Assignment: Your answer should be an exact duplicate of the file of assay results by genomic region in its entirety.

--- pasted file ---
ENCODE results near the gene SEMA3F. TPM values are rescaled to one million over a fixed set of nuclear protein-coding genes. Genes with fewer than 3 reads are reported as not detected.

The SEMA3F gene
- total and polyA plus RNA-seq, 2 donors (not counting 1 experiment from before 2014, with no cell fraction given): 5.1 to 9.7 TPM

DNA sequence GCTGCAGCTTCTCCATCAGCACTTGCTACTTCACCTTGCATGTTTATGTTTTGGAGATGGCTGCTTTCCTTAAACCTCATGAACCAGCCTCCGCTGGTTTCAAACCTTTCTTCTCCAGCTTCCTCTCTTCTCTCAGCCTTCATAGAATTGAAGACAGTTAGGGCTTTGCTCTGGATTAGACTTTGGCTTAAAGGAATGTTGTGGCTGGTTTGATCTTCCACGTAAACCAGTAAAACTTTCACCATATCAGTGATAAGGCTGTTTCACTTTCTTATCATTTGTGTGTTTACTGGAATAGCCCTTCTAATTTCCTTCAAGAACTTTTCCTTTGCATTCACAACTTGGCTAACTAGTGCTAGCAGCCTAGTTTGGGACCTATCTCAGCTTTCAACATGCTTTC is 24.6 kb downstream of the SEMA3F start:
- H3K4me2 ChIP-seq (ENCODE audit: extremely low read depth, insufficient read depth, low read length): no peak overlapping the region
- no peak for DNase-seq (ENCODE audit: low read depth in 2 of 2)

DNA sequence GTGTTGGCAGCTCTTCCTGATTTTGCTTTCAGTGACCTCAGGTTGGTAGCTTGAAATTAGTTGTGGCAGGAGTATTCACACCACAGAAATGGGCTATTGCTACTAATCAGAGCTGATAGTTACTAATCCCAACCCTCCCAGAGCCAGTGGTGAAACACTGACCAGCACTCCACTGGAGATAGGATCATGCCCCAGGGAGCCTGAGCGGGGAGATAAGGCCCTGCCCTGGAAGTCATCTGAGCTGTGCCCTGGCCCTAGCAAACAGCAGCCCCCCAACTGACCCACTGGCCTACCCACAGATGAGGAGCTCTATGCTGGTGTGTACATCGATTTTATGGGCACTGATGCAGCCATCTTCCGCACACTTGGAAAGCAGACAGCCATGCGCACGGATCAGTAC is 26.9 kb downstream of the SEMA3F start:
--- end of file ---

ENCODE results near the gene SEMA3F. TPM values are rescaled to one million over a fixed set of nuclear protein-coding genes. Genes with fewer than 3 reads are reported as not detected.

The SEMA3F gene
- total and polyA plus RNA-seq, 2 donors (not counting 1 experiment from before 2014, with no cell fraction given): 5.1 to 9.7 TPM

DNA sequence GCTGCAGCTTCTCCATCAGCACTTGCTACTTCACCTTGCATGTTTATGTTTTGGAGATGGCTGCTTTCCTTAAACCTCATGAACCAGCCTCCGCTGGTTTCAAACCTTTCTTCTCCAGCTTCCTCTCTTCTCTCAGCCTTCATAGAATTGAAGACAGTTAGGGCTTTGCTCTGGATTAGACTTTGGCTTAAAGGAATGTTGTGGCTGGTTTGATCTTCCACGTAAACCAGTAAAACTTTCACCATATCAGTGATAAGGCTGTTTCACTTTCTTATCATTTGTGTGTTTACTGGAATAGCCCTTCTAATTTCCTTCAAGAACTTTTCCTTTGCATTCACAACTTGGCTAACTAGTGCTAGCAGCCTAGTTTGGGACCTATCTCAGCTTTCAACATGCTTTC is 24.6 kb downstream of the SEMA3F start:
- H3K4me2 ChIP-seq (ENCODE audit: extremely low read depth, insufficient read depth, low read length): no peak overlapping the region
- no peak for DNase-seq (ENCODE audit: low read depth in 2 of 2)

DNA sequence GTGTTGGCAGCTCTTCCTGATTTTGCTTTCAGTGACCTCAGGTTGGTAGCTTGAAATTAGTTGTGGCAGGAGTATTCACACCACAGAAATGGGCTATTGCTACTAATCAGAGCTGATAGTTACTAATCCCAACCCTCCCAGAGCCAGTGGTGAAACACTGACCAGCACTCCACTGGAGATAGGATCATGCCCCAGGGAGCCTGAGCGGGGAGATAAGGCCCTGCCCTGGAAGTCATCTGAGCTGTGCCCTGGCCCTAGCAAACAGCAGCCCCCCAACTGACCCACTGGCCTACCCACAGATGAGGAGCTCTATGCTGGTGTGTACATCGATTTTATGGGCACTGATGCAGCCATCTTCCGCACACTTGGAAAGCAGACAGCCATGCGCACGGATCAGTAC is 26.9 kb downstream of the SEMA3F start: